Both chambers of the Michigan legislature have passed right-to-work measures during the legislature's lame duck session, merely hours after Gov. Rick Snyder promised to sign it.
The Senate passed SB 116 by a vote of 22 to 16 after hours of impassioned debate. That measure deals specifically with private-sector workers. The chamber subsequently passed a bill with similar provisions for public workers. Senate Democrats walked out in protest before the bill was approved on a 22 to 4 vote.
The House passed its bill by a vote of 58 to 52 earlier in the afternoon.
In front of cameras Thursday morning, Gov. Rick Snyder said he wants to make Michigan the 24th Right-to-Work state.
â??When [the legislation] arrives on my desk, I plan on signing it,â?? Snyder said.
As protesters rallied outside, Snyder and legislative leaders unveiled a set of right-to-work bills that would give workers the choice to join a union.
â??I do not view this as something against the unions,â?? Snyder said.
The measures would cover public and private workers. Police and firefighters would be exempt.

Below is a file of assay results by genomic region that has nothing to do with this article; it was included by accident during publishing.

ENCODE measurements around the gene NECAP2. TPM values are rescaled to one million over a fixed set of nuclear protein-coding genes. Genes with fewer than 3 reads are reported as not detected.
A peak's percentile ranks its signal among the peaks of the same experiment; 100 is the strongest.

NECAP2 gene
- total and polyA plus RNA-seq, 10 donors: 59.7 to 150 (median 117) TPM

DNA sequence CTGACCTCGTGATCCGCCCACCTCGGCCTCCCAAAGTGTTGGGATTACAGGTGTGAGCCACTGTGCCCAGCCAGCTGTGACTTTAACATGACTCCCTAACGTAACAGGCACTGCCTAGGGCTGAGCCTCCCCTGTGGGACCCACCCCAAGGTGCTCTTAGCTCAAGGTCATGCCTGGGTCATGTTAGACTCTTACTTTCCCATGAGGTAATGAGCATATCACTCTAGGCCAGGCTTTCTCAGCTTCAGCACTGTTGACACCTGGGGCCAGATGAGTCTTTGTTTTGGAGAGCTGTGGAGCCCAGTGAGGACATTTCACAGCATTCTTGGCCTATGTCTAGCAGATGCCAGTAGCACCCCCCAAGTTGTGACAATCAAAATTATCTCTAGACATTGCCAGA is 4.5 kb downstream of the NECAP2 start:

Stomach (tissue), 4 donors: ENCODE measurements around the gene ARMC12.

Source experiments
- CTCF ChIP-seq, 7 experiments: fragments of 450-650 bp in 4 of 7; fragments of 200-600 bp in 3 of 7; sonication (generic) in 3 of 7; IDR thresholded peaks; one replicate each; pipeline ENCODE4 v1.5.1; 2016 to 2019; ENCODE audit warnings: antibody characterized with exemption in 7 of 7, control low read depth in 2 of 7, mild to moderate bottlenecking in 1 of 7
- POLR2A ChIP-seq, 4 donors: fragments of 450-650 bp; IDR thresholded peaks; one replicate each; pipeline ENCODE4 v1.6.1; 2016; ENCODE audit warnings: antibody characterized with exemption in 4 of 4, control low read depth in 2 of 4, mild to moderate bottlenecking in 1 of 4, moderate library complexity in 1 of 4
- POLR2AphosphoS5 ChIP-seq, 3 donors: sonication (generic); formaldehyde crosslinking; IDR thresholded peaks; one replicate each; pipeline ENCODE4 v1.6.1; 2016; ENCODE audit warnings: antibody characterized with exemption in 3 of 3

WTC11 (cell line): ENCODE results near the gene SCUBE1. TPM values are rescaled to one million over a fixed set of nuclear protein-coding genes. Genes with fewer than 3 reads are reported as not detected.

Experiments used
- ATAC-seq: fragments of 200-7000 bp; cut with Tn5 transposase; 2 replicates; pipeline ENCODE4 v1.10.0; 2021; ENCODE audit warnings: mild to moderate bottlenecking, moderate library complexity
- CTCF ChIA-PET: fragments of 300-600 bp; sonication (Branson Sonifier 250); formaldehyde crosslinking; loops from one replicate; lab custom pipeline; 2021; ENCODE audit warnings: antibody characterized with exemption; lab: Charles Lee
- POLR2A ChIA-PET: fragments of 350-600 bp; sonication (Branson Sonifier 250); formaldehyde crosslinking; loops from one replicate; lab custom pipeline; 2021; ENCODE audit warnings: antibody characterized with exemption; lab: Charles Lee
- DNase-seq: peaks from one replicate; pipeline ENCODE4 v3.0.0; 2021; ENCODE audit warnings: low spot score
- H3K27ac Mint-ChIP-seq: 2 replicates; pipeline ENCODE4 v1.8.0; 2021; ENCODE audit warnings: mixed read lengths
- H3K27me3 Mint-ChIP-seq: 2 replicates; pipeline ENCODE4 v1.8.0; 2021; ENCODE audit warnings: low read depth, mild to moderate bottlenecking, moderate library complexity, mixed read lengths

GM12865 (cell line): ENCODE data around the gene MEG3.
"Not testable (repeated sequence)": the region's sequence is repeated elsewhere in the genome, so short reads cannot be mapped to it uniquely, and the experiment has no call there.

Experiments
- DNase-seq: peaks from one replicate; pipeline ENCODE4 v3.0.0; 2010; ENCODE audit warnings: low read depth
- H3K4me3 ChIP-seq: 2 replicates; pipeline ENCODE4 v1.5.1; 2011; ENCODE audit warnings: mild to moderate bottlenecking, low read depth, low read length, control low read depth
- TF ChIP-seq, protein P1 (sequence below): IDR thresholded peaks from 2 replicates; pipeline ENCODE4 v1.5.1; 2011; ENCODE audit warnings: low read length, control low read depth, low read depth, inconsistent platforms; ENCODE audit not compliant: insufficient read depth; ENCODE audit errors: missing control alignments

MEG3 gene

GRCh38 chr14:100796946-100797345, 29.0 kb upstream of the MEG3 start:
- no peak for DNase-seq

Gov. Snyder insists the move is not intended to harm unions or collective bargaining.
But political science professor at UM-Flint, Jason Kosnoski, Ph.D., says, in a union stronghold like Michigan, the bill could have negative repercussions, such as encourage workers to reap the benefits of a union without paying dues.
â??It's like showing up at the door of a country club and saying, â??I'm going to use the golf course but I don't have to pay,â??" Prof. Kosnoski said.
Union workers who joined Gov. Snyder in Lansing Thursday say a right-to-work law would give them a choice they otherwise wouldn't have.
Hamtramck schoolteacher Katie Meister, an AFT member, said, "I plan to stay a union member. I look forward to having choice in which union."
Snyder also said the legislation will create more economic opportunity by attracting employers who otherwise wouldnâ??t look at Michigan. He said Michigan was forecast to create about 111,000 jobs in 2013.
â??My goal is to say that by doing actions like this that make us more open to be pro-worker and make it more encouraging for business, we can hopefully exceed even those numbers,â?? he said.
Now that the Senate and House have passed their versions of the bills, they need approval from opposing chambers. Legislative rules require each chamber must consider the bill for at least five days before voting.
Snyder is expected to sign the bill.